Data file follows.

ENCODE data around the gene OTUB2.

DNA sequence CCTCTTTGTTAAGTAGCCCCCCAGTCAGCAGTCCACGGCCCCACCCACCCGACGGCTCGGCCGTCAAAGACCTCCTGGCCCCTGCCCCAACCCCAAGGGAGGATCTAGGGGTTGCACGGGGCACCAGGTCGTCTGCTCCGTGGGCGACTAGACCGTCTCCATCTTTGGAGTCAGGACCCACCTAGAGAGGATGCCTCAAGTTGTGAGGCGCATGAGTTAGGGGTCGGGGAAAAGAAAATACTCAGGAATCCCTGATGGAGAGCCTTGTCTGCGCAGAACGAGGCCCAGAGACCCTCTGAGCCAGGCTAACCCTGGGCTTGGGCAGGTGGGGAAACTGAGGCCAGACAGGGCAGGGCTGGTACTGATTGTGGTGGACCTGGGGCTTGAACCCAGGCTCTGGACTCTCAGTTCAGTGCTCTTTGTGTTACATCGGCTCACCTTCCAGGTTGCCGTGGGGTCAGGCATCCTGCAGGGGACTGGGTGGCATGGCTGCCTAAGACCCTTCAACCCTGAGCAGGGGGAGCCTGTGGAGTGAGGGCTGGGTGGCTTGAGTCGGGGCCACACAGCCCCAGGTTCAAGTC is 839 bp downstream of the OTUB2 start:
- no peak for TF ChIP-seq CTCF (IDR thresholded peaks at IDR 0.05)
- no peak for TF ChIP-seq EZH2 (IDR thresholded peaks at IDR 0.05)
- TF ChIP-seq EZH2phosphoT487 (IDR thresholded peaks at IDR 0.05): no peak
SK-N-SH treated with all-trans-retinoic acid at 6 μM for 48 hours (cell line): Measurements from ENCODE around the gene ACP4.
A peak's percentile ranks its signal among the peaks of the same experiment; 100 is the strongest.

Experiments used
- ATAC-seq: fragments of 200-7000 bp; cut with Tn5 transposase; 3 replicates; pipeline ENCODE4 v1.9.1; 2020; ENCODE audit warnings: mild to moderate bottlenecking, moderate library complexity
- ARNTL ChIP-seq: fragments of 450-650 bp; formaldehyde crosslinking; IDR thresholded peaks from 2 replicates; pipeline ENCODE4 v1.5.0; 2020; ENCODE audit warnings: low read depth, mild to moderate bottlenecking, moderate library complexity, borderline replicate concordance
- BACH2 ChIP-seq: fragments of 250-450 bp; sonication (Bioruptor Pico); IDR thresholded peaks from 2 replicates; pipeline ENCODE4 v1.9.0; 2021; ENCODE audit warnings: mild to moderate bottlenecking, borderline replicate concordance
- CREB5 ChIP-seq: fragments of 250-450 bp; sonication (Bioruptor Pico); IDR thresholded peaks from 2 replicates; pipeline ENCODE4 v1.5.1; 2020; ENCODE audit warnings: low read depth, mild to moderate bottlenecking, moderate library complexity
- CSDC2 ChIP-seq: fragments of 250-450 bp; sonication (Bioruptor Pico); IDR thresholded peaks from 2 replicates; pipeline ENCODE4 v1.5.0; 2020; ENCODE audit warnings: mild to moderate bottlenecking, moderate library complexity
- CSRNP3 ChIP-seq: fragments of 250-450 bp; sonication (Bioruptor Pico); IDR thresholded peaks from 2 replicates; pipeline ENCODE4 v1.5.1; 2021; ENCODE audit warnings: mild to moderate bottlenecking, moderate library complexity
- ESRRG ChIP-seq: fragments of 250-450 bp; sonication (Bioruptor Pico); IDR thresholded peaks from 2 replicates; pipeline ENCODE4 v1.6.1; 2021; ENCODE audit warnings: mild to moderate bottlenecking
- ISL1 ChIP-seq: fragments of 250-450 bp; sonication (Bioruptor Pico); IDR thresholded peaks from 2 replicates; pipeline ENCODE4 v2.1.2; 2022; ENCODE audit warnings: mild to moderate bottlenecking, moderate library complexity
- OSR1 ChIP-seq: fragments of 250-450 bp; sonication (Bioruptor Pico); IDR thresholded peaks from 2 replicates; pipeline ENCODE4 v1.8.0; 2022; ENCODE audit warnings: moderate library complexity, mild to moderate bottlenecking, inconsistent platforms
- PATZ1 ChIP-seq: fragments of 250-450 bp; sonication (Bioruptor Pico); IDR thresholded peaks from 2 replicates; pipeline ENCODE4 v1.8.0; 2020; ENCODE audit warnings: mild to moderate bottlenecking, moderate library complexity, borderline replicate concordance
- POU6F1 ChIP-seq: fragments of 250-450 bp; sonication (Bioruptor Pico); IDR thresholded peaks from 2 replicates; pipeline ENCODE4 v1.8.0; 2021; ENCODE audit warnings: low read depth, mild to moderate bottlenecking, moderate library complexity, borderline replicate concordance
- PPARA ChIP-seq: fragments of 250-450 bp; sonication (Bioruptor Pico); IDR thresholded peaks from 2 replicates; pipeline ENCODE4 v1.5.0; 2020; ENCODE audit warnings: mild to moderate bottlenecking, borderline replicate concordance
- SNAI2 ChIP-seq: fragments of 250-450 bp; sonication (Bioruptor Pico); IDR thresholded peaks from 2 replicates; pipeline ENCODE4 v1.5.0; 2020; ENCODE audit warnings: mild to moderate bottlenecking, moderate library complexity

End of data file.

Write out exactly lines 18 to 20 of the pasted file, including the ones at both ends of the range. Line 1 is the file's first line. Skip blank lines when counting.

- PATZ1 ChIP-seq: fragments of 250-450 bp; sonication (Bioruptor Pico); IDR thresholded peaks from 2 replicates; pipeline ENCODE4 v1.8.0; 2020; ENCODE audit warnings: mild to moderate bottlenecking, moderate library complexity, borderline replicate concordance
- POU6F1 ChIP-seq: fragments of 250-450 bp; sonication (Bioruptor Pico); IDR thresholded peaks from 2 replicates; pipeline ENCODE4 v1.8.0; 2021; ENCODE audit warnings: low read depth, mild to moderate bottlenecking, moderate library complexity, borderline replicate concordance
- PPARA ChIP-seq: fragments of 250-450 bp; sonication (Bioruptor Pico); IDR thresholded peaks from 2 replicates; pipeline ENCODE4 v1.5.0; 2020; ENCODE audit warnings: mild to moderate bottlenecking, borderline replicate concordance